in the hotel lobby to relay the news to your office. Now, viral
marketing on social networking sites has become an essential
part of the mix. Meanwhile libraries serve a vital role as technology hubs for their community. But at the end of the day, there’s
still nothing that replaces a good story well told, no matter what
What will you miss most about no longer being in the
I hope to stay involved in various ways, and keep up the wonderful friendships I’ve formed over the years. You’ll see me around
from time to time. What I won’t miss is commuting five days
Are there any anecdotes about authors or illustrators
that really stand out in your memory?
I once picked up Magic School Bus illustrator Bruce Degen from
his home in Brooklyn to drive to the New Jersey Library Association. On our way across Staten Island we passed some small
hills, and he explained with great enthusiasm how they were
terminal moraines left over from the ice age. I was like a kid in
Ms. Frizzle’s class! Also, going bowling with Freak the Mighty
author Rodman Philbrick was a highlight. Another time, a
group of us took Rosemary Wells to Balthazar Restaurant to
discuss the marketing plans for her book Read to Your Bunny,
and the waiter announced that the special that day was braised
Do you have any specific plans yet for retirement?
There is a long list of projects that I’ve always said I’ll get to
“when I retire.” Reading, music, travel, and visits to grandchildren are on the list. And I’ll have more time to volunteer at my
local Unitarian Church. But I will still be involved in the United States Board on Books for Young People. In fact, I am on the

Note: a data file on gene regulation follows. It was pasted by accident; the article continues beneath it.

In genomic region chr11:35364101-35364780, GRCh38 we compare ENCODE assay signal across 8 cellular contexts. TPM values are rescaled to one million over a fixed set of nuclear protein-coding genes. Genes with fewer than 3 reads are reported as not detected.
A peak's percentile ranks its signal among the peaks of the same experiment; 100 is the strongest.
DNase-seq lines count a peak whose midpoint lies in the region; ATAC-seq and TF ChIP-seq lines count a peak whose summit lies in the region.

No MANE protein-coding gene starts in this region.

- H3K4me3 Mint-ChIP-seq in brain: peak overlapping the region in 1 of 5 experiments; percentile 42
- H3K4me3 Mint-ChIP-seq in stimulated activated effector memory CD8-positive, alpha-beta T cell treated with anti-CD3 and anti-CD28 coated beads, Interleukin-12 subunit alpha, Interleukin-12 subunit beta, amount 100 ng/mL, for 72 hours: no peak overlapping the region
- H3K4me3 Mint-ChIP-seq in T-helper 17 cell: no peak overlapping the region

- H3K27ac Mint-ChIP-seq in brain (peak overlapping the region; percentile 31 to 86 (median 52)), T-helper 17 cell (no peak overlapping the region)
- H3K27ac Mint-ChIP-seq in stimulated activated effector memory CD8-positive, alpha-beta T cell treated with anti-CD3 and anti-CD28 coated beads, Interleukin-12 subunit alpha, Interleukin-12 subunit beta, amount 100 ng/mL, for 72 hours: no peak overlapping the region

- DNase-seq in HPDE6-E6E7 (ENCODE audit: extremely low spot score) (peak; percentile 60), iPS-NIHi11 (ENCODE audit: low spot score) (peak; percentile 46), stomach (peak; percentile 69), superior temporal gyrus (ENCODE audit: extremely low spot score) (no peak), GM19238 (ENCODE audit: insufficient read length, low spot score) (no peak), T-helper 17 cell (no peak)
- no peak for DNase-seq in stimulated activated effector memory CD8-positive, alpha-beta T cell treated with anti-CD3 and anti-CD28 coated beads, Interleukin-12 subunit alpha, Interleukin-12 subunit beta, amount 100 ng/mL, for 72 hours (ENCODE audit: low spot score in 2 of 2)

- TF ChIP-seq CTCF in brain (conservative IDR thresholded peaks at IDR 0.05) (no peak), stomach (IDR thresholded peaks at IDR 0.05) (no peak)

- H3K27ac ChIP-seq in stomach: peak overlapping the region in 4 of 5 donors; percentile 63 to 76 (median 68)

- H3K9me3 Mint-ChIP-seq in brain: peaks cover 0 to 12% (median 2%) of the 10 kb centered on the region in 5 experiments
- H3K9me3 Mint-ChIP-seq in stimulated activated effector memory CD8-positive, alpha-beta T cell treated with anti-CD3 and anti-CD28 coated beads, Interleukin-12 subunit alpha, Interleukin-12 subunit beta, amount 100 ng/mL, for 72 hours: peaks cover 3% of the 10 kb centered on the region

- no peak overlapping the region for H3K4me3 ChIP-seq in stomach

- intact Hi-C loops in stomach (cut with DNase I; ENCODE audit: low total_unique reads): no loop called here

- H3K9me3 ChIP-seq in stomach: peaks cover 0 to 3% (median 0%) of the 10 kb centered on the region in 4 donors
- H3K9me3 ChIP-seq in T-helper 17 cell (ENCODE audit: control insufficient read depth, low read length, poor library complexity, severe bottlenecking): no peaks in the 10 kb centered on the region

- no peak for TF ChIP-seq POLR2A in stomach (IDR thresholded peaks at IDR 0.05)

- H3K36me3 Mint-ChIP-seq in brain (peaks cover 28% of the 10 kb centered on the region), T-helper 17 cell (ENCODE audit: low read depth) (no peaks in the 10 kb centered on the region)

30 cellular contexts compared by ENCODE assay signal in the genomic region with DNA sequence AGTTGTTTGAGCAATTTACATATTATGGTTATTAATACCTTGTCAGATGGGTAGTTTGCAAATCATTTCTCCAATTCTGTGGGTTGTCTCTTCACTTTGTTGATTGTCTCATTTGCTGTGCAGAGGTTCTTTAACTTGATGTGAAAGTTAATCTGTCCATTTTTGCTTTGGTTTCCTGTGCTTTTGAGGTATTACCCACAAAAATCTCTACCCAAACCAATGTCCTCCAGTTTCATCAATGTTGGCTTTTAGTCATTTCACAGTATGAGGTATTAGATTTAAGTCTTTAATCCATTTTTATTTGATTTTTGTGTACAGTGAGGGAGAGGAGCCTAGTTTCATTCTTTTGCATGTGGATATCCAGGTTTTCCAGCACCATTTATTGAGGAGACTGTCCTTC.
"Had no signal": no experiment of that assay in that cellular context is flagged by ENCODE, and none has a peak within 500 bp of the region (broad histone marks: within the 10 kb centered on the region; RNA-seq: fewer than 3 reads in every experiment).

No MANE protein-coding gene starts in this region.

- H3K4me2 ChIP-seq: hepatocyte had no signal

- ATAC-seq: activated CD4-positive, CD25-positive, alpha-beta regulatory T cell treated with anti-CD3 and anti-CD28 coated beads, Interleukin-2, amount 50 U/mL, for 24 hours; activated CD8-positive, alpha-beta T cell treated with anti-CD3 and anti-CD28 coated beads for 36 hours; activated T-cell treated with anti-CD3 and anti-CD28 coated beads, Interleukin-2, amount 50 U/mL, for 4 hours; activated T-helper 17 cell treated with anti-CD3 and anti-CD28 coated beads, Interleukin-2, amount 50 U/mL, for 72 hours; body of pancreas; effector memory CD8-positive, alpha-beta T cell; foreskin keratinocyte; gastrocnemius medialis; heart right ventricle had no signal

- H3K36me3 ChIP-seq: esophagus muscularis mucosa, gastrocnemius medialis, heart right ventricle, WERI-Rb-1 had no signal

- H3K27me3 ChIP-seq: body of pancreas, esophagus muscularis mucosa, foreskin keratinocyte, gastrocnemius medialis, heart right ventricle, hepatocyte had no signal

planning committee of the International Board on Books for
Young People regional conference, which will be in New York
in October 2015.
PW Talks with
THE EXIT INTERVIEW
John Mason, the esteemed director of library and educational marketing at Scholastic, will officially
hang up his tote bag on July 3. We caught up with Mason as he was preparing for the transition.
Congratulations on a great career. Was there anything
in particular that made the time feels right for your
I’ve worked in children’s book publishing for 43 years, 28 of
which have been at Scholastic. When I started at Scholastic in
1986, our trade publishing was in its very early stages. I’ve been
privileged to participate in its tremendous growth, from The
Magic School Bus, The Baby-sitters Club, Goosebumps, to Harry
Potter and the Hunger Games. One of the things I’m most
proud of is the relationship I was able to build with the children’s booksellers. When I served on the board of ABC, I booked
the Field Museum in Chicago for their dinner at the 1995 ABA
Convention and had all the waitresses dress as Ms. Frizzle. Much
as I love everyone I work with and everything I do in my job,
there comes a time when it feels right to cut back from working
full time. Although knowing me, I’ll still keep pretty busy—
but my time will be more my own.
What’s the best piece of career advice a mentor or
someone else has given you?
The great marketing director Doris Bass once advised me to
think of my job as a set of goals, not a series of tasks. That stuck
with me. I’m a detail person and that’s a strength, but one also
has to keep thinking toward one’s long-term goals and develop
the strategies to achieve them. Learn new things—keep challenging yourself.
You’ve seen many, but what are some of the biggest
changes in the library and educational marketing world
that you’ve seen over the years?
I think the biggest change is technology. We once worked in a
world with no Internet, no email, no cell phones. When we got
a starred review, our method of spreading the news was to go
screaming down the corridor. The next step was literally to cut
and paste the clipping and file it. The press conference announcing the Newbery and Caldecott awards was a smaller affair—no
Jumbotron, and no Twitter—you had to stake out a pay phone
BY SHANNON MAUGHAN